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Migration Prep
Miriam O'Neal


Starlings rest in the long grass—-then rise up,
a swirl of wings slapping air that lisps like baseball
cards clipped to spokes of a bicycle’s wheel—-
that simple, happy sound of spinning somewhere.
Then, invisible again, they regroup in the cool cover of alfalfa.
This goes on all morning.   They rise and roll,      turn on a whim,
then disappear.            Sometimes, a little band of six or seven
flies out, flits a few yards, then submerges. And once, near noon,
a red-tailed hawk drops in but is turned out and up as they rise again,
a chattering, shattered cloud of iridescent wings. This is how they practice
above early autumn’s grass before it withers to blonde and dun collapsing—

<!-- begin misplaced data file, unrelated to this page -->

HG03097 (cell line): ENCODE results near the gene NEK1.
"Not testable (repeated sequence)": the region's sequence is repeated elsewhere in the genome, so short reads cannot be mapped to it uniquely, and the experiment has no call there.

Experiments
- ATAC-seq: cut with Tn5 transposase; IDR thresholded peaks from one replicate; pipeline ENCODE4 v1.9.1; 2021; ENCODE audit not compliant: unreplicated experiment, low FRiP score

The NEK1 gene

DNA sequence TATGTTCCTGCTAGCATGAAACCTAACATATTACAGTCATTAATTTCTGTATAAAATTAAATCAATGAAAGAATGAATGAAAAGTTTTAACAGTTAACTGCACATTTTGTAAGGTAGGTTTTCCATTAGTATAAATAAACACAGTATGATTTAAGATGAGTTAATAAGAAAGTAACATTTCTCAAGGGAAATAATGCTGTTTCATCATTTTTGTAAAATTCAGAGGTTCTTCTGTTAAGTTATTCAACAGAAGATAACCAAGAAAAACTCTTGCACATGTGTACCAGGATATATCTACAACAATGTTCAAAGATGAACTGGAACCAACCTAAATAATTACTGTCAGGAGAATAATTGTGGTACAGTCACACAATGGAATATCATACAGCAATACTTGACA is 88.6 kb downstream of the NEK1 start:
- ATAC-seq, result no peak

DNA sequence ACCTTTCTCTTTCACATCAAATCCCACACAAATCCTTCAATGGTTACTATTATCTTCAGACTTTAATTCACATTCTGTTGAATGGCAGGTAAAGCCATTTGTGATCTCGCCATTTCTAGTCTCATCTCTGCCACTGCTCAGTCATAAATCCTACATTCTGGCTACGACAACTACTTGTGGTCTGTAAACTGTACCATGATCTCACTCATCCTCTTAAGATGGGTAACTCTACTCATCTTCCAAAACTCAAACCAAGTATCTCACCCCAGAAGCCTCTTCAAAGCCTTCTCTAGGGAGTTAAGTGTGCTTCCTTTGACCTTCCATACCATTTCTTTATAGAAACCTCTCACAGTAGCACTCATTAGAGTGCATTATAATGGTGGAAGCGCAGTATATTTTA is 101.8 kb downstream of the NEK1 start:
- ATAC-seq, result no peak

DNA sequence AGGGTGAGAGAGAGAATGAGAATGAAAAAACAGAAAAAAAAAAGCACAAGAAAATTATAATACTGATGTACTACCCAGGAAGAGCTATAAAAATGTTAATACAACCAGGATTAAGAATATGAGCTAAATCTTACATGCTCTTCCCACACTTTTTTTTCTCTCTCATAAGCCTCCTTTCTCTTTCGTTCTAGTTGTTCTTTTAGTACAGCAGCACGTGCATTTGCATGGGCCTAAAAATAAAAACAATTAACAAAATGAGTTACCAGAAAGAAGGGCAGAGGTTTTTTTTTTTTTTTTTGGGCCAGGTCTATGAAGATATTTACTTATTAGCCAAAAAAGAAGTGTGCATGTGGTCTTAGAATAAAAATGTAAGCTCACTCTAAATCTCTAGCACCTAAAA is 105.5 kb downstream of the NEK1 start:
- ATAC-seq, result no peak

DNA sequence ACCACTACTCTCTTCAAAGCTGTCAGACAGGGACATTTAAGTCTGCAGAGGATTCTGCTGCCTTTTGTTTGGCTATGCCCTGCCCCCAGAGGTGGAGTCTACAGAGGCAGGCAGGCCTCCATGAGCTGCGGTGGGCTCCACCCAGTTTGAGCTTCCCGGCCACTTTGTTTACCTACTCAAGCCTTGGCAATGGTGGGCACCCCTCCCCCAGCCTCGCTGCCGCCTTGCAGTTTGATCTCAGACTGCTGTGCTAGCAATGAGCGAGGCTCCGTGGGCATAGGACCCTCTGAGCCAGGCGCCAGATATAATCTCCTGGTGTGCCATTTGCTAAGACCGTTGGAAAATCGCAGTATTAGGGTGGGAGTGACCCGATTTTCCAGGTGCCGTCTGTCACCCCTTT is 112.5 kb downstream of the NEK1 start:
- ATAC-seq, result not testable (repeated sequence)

before the sugar maples shed their flaming red and stand naked in the winter sun.
By November                                                they’ll be gone.

© by Miriam O’Neal.
Used here with the author’s permission.




Miriam O'Neal lives in Plymouth, Massachusetts. Author of three books, her award-winning work is widely published. Miriam was instrumental in planning Plymouth's first Poetry Festival this past summer, and she hosts Poetry the Art of Words, a reading series that meets monthly from September through June. She also does presentations for senior living communities. Learn more about her at


Post New Comment:
Wilda Morris:
Good observation of nature!
Posted 10/01/2023 08:55 AM
Lori Levy:
Beautiful portrayal of the starlings.
Posted 09/30/2023 02:57 PM
Larry Schug:
A wonderful expression of a watchful, detailed observation.
Posted 09/30/2023 08:42 AM

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